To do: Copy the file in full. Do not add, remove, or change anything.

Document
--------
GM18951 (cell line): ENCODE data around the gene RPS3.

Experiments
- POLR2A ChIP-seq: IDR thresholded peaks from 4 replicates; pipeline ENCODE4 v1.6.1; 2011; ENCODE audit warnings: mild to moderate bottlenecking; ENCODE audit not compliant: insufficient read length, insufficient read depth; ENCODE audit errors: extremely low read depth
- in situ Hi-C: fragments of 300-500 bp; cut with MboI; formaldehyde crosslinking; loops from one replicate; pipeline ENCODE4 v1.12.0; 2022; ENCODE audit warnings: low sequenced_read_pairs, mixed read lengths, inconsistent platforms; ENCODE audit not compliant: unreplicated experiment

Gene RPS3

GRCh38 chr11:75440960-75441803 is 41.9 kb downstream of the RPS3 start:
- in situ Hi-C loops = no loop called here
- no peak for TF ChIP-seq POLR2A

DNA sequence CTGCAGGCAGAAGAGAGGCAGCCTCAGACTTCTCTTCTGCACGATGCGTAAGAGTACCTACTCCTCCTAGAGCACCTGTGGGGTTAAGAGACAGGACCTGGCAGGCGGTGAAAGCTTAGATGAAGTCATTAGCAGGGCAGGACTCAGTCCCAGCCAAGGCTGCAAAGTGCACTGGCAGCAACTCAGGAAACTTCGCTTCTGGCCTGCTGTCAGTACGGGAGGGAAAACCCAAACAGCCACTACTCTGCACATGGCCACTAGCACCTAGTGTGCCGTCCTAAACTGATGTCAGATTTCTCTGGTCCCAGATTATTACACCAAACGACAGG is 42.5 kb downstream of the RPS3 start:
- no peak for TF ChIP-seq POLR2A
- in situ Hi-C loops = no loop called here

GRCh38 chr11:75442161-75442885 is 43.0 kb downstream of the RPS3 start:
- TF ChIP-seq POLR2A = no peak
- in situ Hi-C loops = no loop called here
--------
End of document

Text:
GM18951 (cell line): ENCODE data around the gene RPS3.

Experiments
- POLR2A ChIP-seq: IDR thresholded peaks from 4 replicates; pipeline ENCODE4 v1.6.1; 2011; ENCODE audit warnings: mild to moderate bottlenecking; ENCODE audit not compliant: insufficient read length, insufficient read depth; ENCODE audit errors: extremely low read depth
- in situ Hi-C: fragments of 300-500 bp; cut with MboI; formaldehyde crosslinking; loops from one replicate; pipeline ENCODE4 v1.12.0; 2022; ENCODE audit warnings: low sequenced_read_pairs, mixed read lengths, inconsistent platforms; ENCODE audit not compliant: unreplicated experiment

Gene RPS3

GRCh38 chr11:75440960-75441803 is 41.9 kb downstream of the RPS3 start:
- in situ Hi-C loops = no loop called here
- no peak for TF ChIP-seq POLR2A

DNA sequence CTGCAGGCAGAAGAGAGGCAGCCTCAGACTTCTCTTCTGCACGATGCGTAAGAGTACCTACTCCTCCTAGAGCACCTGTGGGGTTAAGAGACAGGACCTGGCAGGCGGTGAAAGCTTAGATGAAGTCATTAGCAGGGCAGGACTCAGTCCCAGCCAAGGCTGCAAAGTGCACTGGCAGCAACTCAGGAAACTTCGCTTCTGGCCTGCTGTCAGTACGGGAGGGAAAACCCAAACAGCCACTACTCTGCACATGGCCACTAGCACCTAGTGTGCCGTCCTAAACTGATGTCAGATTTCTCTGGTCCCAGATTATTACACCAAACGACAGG is 42.5 kb downstream of the RPS3 start:
- no peak for TF ChIP-seq POLR2A
- in situ Hi-C loops = no loop called here

GRCh38 chr11:75442161-75442885 is 43.0 kb downstream of the RPS3 start:
- TF ChIP-seq POLR2A = no peak
- in situ Hi-C loops = no loop called here